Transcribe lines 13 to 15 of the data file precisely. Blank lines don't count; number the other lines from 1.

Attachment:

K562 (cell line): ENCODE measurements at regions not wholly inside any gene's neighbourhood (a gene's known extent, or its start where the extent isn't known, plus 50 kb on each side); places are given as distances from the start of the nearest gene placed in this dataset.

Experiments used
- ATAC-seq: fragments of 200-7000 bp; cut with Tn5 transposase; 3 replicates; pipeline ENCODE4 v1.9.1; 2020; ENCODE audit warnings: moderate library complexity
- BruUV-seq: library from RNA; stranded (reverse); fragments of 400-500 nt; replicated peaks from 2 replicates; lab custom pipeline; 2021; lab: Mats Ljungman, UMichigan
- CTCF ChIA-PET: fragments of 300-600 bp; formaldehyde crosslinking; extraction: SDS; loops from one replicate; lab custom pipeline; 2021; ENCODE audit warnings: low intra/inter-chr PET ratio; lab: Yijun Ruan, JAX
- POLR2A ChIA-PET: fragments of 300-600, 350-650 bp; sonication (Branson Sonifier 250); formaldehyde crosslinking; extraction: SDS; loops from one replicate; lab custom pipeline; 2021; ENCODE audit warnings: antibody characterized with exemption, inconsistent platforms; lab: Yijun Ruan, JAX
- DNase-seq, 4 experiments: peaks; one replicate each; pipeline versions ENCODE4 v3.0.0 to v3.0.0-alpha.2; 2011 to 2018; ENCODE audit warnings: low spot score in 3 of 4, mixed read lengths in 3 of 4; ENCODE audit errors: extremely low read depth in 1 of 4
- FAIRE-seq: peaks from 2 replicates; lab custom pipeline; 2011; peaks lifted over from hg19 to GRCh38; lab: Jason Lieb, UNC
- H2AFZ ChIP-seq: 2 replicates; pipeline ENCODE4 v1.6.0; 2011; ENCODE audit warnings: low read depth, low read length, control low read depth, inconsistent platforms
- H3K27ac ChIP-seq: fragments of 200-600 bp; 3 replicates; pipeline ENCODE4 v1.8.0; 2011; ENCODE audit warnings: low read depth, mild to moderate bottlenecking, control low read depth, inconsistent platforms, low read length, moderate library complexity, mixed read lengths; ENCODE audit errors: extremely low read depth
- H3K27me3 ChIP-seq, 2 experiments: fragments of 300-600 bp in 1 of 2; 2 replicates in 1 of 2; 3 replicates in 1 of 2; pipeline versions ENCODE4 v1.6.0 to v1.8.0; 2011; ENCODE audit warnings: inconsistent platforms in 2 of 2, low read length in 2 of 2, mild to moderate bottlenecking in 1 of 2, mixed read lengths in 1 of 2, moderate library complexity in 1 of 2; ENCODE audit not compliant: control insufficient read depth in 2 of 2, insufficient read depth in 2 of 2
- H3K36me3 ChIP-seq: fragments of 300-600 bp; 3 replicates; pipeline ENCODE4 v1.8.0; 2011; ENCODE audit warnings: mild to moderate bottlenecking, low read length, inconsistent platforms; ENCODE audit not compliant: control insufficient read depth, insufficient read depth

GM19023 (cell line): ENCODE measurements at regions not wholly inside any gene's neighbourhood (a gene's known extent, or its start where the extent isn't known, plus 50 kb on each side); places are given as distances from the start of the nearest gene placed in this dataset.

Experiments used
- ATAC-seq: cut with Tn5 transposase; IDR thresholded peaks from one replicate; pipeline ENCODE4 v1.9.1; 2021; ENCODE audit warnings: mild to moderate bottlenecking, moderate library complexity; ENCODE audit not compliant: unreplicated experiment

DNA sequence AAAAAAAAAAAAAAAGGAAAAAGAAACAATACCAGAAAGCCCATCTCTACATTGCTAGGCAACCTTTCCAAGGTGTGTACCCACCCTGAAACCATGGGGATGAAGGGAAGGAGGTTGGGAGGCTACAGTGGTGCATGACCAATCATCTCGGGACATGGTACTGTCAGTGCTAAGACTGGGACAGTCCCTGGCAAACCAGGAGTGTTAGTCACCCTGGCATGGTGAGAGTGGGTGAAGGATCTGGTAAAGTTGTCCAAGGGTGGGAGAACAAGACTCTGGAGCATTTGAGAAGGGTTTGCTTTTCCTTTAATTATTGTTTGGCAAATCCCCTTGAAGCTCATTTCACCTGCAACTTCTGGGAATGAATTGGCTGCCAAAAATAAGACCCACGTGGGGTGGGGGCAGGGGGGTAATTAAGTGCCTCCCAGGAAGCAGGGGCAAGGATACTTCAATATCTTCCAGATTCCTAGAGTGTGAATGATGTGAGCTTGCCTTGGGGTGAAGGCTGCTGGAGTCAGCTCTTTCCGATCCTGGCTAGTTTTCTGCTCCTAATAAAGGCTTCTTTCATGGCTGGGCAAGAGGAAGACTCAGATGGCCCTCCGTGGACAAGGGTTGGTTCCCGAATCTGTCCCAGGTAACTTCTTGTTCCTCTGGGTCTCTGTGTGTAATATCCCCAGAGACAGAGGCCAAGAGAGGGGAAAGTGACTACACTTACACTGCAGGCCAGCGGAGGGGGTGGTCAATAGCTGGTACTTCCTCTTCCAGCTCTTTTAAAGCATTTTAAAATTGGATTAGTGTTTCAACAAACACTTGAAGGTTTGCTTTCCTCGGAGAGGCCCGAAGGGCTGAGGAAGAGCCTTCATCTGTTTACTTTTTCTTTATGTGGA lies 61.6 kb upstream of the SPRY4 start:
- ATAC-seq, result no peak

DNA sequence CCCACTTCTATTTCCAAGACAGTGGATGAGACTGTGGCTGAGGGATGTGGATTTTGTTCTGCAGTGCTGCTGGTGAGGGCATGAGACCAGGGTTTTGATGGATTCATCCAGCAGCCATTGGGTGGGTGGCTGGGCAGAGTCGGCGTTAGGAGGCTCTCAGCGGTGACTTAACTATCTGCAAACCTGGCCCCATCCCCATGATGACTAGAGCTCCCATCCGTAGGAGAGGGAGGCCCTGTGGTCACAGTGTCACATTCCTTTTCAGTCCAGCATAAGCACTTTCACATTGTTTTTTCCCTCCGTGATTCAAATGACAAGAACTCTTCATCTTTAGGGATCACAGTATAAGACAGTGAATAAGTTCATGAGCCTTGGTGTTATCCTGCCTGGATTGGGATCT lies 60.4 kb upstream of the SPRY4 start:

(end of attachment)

GM19023 (cell line): ENCODE measurements at regions not wholly inside any gene's neighbourhood (a gene's known extent, or its start where the extent isn't known, plus 50 kb on each side); places are given as distances from the start of the nearest gene placed in this dataset.

Experiments used
- ATAC-seq: cut with Tn5 transposase; IDR thresholded peaks from one replicate; pipeline ENCODE4 v1.9.1; 2021; ENCODE audit warnings: mild to moderate bottlenecking, moderate library complexity; ENCODE audit not compliant: unreplicated experiment